1 of 6
Kristin Murphy, Deseret News
Archie Archuleta speaks during a press conference at the Mexican Civic Center in Salt Lake City on Monday, June 30, 2014. Archuleta, a community activist, died Friday, Jan. 25, 2019.

SALT LAKE CITY — Longtime civil rights activist Robert "Archie" Archuleta, 88, died Friday.

Archuleta was outspoken on local issues pertaining to homelessness, Latino and other minorities, as well as women.

“We offer our condolences to the family of Archie Archuleta, a man who fully embraced his civic responsibilities and championed the well-being of our Latino communities," Gov. Gary Herbert tweeted on Saturday.

"Archie was the voice for the Utah Latino community,” said Rep. Angela Romero, D-Salt Lake City. "We are who we are today because of him. We hope to honor his legacy by continuing to advocate on behalf of marginalized communities."

Utah's House and Senate Democrats remembered him "as a dedicated community servant. Archie embraced many roles as an educator, mentor and champion for civil liberties and peace."

"Utah’s Latino community has lost a titan, a champion and advocate for so many issues and causes," said Richard Jaramillo, president of the Coalition of La Raza. Archuleta served as president of the local Latino advocacy group for nine years. "Archie helped shape the Latino community, the nature of local activism, and made so many personal connections across the state that his impact has been truly profound."

Archuleta, who served as the city's administrative assistant for minority and community affairs in 2000, was presented with a Key to the City award by Salt Lake City Mayor Jackie Biskupski in October.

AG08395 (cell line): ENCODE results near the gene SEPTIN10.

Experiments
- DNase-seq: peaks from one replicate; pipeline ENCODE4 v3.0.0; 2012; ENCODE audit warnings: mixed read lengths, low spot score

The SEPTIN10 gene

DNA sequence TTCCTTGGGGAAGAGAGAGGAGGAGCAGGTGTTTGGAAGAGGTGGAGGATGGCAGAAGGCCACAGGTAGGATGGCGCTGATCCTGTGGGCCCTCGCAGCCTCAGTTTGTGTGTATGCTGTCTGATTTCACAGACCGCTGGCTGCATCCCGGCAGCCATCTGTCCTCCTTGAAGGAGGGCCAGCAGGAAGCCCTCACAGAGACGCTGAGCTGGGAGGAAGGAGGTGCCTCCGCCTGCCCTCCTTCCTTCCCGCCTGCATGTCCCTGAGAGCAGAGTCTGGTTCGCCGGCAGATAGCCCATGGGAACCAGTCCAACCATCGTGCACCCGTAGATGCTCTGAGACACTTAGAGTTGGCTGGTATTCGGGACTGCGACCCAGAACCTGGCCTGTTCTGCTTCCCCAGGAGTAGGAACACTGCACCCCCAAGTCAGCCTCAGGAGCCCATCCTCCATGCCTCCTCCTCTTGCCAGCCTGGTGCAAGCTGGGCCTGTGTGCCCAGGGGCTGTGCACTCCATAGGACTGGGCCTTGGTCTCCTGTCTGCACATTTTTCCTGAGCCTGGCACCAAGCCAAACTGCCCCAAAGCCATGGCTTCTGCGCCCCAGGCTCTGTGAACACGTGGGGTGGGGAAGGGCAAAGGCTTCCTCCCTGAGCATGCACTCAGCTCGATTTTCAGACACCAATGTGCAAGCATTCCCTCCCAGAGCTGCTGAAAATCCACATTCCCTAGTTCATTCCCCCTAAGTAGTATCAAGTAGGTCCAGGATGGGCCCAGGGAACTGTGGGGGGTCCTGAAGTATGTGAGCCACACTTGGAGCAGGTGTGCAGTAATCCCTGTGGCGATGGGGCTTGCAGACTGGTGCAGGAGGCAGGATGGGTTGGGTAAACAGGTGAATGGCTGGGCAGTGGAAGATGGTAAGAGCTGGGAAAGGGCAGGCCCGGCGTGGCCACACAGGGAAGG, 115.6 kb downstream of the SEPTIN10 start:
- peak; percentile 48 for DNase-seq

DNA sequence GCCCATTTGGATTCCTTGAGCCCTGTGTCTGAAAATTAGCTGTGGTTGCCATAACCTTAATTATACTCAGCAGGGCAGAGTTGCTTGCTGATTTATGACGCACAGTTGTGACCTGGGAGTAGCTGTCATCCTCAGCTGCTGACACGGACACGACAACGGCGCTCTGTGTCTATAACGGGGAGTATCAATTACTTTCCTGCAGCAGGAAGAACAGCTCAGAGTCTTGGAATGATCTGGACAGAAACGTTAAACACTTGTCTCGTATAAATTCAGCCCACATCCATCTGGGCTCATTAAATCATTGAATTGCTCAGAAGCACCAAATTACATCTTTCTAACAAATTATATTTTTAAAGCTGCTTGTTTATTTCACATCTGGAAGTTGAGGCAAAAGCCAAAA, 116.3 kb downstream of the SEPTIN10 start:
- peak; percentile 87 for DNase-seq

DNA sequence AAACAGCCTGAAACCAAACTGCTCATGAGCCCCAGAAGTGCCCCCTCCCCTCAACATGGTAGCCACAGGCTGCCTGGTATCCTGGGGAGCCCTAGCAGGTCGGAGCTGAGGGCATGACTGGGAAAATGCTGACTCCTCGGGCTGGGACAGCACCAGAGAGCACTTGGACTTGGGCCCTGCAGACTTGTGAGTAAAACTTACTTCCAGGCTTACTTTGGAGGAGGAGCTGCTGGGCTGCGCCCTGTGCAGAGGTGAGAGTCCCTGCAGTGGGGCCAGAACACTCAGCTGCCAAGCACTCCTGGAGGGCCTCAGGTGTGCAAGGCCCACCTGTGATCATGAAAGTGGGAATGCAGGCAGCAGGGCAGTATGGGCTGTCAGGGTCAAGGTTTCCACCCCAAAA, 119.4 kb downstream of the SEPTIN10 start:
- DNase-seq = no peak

"Wherever Archie went, his smile would light up a room and behind that smile, was the mind and soul of a fierce advocate for equality," the mayor said Saturday. "I will miss his smile, his hugs and his quiet words of encouragement which brought me comfort and strength."

Archuleta first moved to Salt Lake City in 1953 and taught at a local elementary school on the city's west side. He eventually became a principal.

Salt Lake City School District Superintendent Lexi Cunningham called Archuleta "legendary" and said he was "a role model for us all."

"Even in his final years, he always sought to leave Salt Lake City and the state of Utah a better place for the marginalized and for those who would come after him," she said.

3 comments on this story

Archuleta is survived by his wife, Lois, and five children.

In addition to his work at the mayor's office and the Utah Coalition of La Raza, Archuleta also served many leadership positions with various community organizations and was chairman of the Salt Lake County Democratic Caucus.

Rep. Ben McAdams, D-Utah, on Saturday tweeted condolences for the family and all who knew Archuleta, saying, "Archie worked every day to ensure minority voices are heard. He made a lasting mark and will be missed."

This article will be updated.